The diagram above shows how there is no unique concept of “thickness” associated with the red point on the circle. The amount of material the light is travelling through indeed depends on the light angle L.

That being said, we have to remember that this entire approach to translucency is not about being physically accurate, but just realistic enough to fool the player’s eye. Below (credits), you can see a good local thickness map visualised on the model of a statue. White colours correspond to parts of the model where the translucent effect will be stronger, approximating the concept of thickness.

❓ How to generate the local thickness map?
The author of this technique proposed an interesting way to automatically create a local thickness map from any model. Those are the steps:

  1. Flip the faces of the model
  2. Render Ambient Occlusion to a texture
  3. Invert the colour of the texture

The rationale behind this procedure is that by rendering ambient occlusion on the back faces, one can roughly “averages all light transport happening inside the shape“.

Instead of a texture, the thickness can also be stored directly in the vertices.

The Final Version

We now know that we need to take into account the local thickness of the material. The easiest way is to provide a texture map that we can sample. While not physically accurate, it can produce believable results. Additionally, the local thickness is encoded in a way that allows artists to retain full control on the effect.

In this implementation, the local thickness is provided in the red channel of an additional texture, sampled in the surf function:

❓ How come the texture is not sampled in the lighting function?

I have chosen to store this value in a variable called thickness, which is later accessed by the lighting function. As a personal preference, I tend to do this every time I have to sample a texture that is later needed by a lighting function.

If you prefer, you can sample the texture directly in the lighting function. In this case, you need to pass the UV coordinates (possibly extending SurfaceOutputStandard) and to use tex2Dlod instead of tex2D. The function takes two additional coordinates; for this specific application, you can set both of them to zero:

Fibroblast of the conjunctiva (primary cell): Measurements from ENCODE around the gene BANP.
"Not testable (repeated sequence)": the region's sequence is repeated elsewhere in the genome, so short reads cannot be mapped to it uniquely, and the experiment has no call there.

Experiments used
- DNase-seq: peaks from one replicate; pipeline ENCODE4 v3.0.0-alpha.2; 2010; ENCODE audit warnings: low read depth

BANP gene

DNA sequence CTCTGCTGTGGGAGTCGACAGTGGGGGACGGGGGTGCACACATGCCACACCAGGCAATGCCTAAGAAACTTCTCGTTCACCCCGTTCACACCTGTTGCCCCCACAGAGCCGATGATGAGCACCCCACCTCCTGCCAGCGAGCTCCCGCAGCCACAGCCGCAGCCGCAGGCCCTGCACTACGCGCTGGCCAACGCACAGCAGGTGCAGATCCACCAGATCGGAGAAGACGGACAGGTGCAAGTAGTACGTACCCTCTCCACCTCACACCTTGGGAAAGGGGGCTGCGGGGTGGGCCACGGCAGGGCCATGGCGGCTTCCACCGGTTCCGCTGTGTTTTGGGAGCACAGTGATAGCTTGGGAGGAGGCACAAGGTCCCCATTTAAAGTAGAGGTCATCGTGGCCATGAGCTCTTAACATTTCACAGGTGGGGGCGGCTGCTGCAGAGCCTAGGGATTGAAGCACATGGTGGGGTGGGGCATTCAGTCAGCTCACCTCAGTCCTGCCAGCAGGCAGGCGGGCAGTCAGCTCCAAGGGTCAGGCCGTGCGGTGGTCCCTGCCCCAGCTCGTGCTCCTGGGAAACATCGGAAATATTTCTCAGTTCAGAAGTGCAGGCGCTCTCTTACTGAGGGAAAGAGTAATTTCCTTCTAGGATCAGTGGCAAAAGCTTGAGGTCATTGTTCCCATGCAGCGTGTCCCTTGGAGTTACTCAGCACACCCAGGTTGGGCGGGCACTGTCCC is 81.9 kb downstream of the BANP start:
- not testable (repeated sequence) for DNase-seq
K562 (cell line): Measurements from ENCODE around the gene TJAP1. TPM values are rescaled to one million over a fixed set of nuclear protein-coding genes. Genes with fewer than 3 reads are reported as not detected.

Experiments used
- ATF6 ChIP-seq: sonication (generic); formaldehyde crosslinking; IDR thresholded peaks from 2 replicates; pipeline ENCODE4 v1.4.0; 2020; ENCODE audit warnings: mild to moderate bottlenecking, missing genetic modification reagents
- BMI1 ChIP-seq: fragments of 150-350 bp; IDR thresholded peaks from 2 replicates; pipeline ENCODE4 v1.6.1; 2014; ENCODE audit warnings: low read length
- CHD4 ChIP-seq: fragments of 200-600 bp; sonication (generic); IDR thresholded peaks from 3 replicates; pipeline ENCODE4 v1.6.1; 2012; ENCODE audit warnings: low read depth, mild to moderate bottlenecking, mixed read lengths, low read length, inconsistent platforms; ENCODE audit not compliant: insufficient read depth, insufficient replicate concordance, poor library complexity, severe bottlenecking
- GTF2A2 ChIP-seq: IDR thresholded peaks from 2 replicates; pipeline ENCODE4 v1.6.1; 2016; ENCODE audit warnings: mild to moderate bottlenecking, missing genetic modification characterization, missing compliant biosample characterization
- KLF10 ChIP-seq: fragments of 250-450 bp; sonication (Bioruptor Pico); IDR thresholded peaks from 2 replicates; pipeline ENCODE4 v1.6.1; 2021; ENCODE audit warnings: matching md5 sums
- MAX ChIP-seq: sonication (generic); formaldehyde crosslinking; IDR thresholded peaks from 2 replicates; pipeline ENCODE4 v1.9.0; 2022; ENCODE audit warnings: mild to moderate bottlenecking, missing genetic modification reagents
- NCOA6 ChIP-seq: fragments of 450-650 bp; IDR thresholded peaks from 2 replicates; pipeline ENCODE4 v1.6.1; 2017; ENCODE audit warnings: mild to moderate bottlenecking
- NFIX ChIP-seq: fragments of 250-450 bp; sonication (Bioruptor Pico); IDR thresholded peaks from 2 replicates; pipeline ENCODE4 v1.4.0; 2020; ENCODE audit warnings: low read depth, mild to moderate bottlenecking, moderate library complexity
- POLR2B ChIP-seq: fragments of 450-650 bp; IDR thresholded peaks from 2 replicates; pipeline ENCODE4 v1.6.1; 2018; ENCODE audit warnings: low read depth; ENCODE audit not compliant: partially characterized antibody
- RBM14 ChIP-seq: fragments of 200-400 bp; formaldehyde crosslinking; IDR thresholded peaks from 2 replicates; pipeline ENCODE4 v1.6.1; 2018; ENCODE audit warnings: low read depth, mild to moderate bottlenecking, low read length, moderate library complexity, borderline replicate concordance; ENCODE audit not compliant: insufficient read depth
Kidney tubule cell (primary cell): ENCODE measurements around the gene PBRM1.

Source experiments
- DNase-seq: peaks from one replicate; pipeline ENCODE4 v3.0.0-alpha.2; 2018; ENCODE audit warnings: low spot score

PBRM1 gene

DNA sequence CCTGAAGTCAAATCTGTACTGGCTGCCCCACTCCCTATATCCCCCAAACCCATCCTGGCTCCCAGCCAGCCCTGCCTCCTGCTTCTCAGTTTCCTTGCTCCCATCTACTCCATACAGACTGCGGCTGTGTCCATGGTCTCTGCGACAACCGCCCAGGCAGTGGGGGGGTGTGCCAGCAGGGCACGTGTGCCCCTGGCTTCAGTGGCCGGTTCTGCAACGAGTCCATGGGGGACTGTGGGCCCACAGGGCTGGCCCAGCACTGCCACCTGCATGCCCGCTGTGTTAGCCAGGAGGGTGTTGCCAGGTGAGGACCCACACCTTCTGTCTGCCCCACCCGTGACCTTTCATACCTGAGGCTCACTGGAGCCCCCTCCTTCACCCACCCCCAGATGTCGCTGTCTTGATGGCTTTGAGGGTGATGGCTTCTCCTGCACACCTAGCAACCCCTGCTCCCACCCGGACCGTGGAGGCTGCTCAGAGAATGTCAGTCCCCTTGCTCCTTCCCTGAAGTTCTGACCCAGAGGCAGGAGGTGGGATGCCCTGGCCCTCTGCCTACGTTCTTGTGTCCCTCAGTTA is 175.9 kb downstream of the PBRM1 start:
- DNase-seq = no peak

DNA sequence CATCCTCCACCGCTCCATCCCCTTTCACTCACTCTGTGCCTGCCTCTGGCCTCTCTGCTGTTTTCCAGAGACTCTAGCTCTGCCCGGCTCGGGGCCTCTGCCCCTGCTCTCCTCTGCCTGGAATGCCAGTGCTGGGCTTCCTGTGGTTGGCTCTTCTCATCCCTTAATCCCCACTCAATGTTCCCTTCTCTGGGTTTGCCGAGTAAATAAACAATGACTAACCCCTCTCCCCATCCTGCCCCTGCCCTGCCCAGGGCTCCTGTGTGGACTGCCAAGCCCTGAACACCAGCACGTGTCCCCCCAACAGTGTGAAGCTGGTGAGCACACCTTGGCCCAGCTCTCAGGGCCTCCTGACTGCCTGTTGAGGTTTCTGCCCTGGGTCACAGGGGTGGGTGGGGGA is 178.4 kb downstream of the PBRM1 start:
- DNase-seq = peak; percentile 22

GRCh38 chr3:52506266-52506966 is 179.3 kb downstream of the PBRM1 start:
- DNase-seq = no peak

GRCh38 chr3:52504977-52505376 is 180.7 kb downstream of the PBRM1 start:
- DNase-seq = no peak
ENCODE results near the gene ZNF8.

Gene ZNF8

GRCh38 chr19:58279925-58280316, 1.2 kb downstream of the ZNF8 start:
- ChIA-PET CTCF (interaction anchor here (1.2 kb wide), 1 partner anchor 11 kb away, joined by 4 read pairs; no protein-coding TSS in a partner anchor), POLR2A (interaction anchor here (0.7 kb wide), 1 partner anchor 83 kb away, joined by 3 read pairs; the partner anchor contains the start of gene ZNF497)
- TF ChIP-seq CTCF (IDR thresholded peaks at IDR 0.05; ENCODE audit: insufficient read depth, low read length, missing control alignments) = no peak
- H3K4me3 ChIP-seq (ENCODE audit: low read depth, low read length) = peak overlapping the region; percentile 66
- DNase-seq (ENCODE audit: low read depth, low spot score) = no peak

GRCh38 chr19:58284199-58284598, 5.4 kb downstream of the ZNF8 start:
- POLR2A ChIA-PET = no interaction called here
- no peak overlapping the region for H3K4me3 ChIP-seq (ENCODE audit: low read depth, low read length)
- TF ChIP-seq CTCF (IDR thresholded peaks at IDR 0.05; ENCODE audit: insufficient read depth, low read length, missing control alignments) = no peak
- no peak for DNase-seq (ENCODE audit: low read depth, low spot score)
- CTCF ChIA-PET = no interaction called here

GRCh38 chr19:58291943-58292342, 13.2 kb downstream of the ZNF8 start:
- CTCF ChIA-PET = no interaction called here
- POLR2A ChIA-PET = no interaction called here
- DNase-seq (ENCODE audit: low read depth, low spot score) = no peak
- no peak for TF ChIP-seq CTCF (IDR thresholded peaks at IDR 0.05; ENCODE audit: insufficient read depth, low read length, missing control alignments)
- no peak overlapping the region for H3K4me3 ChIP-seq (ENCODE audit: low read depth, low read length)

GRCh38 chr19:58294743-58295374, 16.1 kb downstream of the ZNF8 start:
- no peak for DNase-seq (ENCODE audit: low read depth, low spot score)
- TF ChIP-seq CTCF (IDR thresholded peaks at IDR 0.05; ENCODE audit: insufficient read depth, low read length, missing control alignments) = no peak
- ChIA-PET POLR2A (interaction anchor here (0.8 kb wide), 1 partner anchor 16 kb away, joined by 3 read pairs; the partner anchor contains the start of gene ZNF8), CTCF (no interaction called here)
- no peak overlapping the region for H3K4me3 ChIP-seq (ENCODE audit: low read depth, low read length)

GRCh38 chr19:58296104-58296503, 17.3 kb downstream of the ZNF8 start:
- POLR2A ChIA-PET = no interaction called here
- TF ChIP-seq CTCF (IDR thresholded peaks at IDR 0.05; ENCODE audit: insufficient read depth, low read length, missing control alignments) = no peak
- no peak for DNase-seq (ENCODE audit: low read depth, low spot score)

Colin and Mark proposed a slightly different equation to calculate the final intensity of the backlight. This takes into account both the thickness and an additional attenuation parameter. Also, they allow for an additional ambient component that is present at all time:

This is the final result:

Conclusion

This post concludes the series on fast subsurface scattering. The approach described in this tutorial is based on the solution presented at GDC 2011 by Colin Barré-Brisebois and Marc Bouchard in a talk called Approximating Translucency for a Fast, Cheap and Convincing Subsurface Scattering Look.

You can read the entire series here:

You can download all the necessary files to run this project (shader, textures, models, scenes) on Patreon.

📧 Stay updated

A new tutorial is released every week.

💖 Support this blog

This websites exists thanks to the contribution of patrons on Patreon. If you think these posts have either helped or inspired you, please consider supporting this blog.

Paypal
Ko-fi
Twitter_logo

Write a Comment

Comment

15 Comments

  1. Wouldn’t it be a better approximation for thickness to draw somewhere else the maximum distance of the pixel for the model and then when drawing the actual fragment comparing its distance from the furthest one saved in advance ?

    Yeah, I know most models are complex but in general they are more convex than not, also if there are holes light doesnt travel that well since it would be scattered by the further piece of model, so my assumption is that it would be a good approx for the real thickness.

    • Hey!
      The solution I described is designed to be cheap, not really realistic.
      There are many other approaches one can use to get the thickness of the material. A common one is to render the scene from the perspective of the light into a depth map, so you know how far each point was when it hit the light.

  2. “That being said, we have to remember that this entire approach to translucency is not about being physically accurate, but just realistic enough to fool the player’s eye.

    That being said, we have to remember that this entire approach to translucency is not about being physically accurate, but just realistic enough to fool the player’s eye. ”